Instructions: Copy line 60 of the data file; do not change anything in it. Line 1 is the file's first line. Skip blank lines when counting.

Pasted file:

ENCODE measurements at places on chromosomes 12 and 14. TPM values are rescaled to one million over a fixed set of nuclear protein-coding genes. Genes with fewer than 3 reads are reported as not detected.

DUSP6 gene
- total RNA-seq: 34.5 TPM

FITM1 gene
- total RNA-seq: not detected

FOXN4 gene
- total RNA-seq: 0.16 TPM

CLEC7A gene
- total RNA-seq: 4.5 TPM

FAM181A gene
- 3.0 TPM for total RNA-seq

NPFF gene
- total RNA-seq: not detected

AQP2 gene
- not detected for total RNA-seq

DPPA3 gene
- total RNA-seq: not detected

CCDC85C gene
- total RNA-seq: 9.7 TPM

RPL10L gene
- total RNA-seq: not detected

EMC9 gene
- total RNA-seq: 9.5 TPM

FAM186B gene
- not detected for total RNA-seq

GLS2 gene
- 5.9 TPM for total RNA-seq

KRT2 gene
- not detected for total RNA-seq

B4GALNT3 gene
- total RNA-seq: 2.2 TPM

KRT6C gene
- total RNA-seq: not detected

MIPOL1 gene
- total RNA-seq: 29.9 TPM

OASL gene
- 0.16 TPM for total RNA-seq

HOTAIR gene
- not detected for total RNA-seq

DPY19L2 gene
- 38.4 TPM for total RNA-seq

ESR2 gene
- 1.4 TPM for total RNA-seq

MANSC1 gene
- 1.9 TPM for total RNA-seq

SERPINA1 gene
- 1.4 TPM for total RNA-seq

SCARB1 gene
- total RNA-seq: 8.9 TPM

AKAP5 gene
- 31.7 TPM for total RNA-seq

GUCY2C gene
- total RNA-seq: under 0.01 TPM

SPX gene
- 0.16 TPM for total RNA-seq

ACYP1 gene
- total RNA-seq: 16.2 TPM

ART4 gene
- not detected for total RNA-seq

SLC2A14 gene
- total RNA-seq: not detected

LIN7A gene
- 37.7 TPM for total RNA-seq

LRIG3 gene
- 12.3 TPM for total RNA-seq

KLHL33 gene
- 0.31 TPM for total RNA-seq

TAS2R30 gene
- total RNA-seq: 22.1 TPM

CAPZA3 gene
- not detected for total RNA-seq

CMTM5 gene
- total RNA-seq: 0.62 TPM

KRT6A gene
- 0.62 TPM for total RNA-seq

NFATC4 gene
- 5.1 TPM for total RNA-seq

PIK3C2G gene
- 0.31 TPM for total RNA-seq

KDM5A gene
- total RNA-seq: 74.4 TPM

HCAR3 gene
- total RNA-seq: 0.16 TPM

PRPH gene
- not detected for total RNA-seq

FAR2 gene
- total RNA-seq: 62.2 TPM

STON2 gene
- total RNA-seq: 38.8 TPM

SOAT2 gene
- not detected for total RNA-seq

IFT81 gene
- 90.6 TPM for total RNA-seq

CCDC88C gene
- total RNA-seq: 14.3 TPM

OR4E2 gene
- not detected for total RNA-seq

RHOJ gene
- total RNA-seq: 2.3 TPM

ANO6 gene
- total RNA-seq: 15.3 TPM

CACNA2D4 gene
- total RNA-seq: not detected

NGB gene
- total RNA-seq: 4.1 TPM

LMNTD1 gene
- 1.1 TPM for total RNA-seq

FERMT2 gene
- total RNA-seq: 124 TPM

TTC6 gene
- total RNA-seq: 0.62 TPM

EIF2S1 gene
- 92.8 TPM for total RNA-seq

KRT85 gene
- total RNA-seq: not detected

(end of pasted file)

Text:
SLC2A14 gene